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Burnt Out And Broken: The Mental Health Crisis Happening In Our Hospitals

"I felt like I wasn’t doing what I signed up to do, that I wasn’t helping anyone anymore."

For Amy Halvorsen, the summer of 2021-22 replays in dark, disjointed flashes. Sixteen-hour shifts, sweaty PPE “like being wrapped in hot plastic”, and a potent mix of fear and fatigue hanging in the air. “It’s a surreal fog,” says the 32-year-old, who worked as a nurse in the neurosurgery and trauma wards at Sydney’s Westmead Hospital.

Frontline worker
(Credit: Getty Images)

As Omicron cases surged around the country, hospitals – despite contrary declarations from politicians – struggled to cope. In New South Wales, ambulances were banked up outside emergency departments for up to five hours, triage tents were erected and patients were treated in corridors and hallways, with resuscitation rooms crammed full.

Then, in the first week of January, more than 3800 healthcare workers were furloughed due to Covid exposure or infection, leaving those still standing feeling more vulnerable than ever. “That was scary and confusing,” remembers Halvorsen. “We had no management [handling the crisis] – they were all on holidays. In my ward we were two nurses down on every shift; in a team of six or seven, that’s a third of our staff gone. To put that into perspective, that’s [a loss of] one set of hands for CPR, and one person running to get the drugs to resuscitate someone.”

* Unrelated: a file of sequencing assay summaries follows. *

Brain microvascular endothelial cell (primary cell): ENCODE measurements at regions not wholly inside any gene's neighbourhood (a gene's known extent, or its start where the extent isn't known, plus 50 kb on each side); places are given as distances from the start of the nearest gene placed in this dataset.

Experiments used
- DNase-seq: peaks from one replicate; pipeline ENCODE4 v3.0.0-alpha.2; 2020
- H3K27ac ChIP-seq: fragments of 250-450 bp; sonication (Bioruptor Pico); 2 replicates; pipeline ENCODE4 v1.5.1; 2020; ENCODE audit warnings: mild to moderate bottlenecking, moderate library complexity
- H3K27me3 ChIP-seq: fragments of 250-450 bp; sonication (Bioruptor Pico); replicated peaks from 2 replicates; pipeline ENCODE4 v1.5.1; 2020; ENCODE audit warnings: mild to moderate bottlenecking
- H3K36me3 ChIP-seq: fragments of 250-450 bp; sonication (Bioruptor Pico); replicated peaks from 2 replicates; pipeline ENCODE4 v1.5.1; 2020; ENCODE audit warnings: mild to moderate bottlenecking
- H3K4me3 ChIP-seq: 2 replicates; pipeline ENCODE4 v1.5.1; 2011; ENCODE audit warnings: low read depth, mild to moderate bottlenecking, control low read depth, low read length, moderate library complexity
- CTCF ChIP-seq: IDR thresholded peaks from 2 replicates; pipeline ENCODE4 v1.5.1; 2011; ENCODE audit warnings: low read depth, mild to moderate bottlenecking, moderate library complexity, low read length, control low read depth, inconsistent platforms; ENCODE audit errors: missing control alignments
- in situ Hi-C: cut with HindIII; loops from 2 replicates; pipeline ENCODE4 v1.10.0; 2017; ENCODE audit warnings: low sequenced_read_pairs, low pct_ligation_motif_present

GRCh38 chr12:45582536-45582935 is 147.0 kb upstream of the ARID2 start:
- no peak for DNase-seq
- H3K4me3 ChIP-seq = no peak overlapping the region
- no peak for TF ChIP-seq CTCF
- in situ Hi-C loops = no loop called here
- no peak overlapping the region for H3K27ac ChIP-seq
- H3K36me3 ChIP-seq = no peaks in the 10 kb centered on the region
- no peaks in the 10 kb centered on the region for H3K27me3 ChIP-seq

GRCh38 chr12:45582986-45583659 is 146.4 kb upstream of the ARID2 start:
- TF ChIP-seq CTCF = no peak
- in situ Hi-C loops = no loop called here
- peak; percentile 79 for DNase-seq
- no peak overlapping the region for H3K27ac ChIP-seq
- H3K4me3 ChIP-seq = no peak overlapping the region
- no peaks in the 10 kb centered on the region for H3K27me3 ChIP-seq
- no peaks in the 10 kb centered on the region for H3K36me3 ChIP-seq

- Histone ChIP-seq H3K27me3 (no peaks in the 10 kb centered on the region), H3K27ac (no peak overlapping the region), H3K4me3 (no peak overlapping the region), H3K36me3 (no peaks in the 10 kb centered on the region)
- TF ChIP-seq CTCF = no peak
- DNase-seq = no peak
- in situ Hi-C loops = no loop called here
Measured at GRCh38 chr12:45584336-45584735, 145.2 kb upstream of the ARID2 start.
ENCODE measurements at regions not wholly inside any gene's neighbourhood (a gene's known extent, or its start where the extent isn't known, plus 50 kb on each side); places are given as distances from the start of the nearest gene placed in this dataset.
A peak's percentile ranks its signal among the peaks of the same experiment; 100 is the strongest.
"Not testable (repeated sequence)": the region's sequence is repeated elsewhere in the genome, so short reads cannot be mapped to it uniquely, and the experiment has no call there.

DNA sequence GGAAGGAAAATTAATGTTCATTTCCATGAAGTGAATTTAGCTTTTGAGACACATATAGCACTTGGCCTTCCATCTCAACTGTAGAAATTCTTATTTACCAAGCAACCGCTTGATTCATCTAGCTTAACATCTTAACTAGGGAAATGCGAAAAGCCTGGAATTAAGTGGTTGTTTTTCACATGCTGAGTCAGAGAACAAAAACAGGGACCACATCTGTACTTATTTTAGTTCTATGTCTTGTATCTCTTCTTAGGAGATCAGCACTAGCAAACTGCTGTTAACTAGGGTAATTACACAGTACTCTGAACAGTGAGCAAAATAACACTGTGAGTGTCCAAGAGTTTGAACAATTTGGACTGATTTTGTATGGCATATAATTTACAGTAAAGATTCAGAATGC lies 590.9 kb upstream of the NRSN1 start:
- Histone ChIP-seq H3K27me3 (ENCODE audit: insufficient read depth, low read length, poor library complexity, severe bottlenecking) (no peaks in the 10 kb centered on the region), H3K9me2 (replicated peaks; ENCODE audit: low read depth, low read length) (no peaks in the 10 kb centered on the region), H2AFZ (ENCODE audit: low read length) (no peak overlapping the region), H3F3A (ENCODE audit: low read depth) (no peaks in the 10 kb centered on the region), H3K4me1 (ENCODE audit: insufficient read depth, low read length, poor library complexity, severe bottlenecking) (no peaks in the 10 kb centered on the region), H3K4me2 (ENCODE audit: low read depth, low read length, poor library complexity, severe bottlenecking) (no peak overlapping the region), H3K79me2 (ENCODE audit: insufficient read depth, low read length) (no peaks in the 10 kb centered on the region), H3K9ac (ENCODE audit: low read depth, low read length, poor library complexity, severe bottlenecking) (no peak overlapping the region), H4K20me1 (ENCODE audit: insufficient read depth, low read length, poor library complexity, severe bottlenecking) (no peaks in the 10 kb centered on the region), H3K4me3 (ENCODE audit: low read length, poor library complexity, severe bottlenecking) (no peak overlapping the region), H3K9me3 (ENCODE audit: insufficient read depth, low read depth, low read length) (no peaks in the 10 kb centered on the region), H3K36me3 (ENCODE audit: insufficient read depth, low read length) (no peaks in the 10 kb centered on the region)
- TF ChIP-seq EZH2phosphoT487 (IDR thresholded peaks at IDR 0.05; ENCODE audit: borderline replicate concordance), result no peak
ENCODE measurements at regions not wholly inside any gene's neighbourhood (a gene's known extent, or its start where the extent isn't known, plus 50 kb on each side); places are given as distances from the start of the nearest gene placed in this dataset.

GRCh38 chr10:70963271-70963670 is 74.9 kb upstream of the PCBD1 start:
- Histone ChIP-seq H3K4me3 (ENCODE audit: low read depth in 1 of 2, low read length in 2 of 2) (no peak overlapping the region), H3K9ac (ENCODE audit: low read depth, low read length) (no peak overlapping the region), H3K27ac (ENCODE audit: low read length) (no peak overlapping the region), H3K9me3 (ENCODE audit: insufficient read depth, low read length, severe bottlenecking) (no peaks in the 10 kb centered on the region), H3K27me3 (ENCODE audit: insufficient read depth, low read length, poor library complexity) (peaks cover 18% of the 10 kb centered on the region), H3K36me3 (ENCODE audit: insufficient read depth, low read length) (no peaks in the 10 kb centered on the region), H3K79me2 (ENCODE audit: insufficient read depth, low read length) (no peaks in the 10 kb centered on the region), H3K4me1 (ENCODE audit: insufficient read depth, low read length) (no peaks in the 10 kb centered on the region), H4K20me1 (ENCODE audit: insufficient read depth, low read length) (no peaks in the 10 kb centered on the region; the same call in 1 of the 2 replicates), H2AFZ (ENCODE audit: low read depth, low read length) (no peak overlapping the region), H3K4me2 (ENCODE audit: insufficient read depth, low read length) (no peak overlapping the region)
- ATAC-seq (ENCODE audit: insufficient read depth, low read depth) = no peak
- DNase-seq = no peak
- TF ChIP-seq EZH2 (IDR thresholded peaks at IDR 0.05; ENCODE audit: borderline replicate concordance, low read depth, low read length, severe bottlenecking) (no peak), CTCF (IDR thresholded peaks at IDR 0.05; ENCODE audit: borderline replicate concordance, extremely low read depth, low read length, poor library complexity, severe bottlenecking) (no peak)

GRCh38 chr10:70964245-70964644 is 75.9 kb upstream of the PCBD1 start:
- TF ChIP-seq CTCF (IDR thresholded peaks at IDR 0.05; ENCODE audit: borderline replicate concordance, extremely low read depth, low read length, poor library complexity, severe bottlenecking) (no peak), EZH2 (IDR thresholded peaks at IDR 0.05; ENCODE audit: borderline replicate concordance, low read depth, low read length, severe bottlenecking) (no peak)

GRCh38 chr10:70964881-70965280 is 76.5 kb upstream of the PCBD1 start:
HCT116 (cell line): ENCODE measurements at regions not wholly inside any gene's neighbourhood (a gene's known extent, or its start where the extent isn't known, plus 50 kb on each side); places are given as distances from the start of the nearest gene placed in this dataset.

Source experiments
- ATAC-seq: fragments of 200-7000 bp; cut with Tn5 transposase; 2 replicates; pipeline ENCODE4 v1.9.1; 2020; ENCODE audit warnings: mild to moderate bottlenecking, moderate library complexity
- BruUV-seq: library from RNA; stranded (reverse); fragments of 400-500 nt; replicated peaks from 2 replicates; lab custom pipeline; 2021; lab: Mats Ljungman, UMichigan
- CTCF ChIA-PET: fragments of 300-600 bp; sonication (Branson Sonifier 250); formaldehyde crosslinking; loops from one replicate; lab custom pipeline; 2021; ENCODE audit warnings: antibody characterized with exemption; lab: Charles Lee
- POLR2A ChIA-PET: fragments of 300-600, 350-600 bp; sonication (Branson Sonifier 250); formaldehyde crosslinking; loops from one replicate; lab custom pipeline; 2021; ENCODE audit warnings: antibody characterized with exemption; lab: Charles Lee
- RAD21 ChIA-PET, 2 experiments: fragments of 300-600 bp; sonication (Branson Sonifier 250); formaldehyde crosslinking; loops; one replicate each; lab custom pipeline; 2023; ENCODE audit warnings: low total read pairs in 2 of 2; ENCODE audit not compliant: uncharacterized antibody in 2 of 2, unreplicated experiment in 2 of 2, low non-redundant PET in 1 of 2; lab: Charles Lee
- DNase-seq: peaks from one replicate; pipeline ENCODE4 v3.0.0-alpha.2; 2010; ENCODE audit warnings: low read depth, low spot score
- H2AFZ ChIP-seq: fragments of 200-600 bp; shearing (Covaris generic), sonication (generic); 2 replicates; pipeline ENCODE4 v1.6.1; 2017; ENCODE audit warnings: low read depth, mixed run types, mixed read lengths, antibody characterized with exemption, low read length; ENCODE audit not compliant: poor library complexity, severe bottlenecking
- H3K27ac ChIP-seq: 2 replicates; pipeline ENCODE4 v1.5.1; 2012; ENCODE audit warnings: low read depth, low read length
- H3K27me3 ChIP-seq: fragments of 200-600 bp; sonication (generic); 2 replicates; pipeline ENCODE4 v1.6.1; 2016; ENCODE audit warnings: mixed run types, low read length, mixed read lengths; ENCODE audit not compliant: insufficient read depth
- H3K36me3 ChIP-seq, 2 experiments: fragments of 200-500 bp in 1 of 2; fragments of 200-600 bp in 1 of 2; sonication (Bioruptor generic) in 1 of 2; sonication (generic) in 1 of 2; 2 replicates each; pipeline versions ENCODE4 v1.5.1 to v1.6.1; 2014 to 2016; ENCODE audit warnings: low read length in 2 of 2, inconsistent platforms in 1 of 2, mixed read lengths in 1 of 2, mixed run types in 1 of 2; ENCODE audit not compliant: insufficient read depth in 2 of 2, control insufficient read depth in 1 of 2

Halvorsen, who had pursued nursing after watching her mum fight breast cancer when she was a teenager, felt crippled by the pressure and “dangerous conditions”. “As a nurse, what happens when I find out nobody’s available to replace me at the end of my shift, but I’m treating a patient on a ventilator? What do I do? Of course I stay.” Her purpose and passion, too, were becoming buried in the chaos. “I felt like I wasn’t doing what I signed up to do, that I wasn’t helping anyone anymore,” she explains. “Patients were getting frustrated and we weren’t able to give them the care they needed.”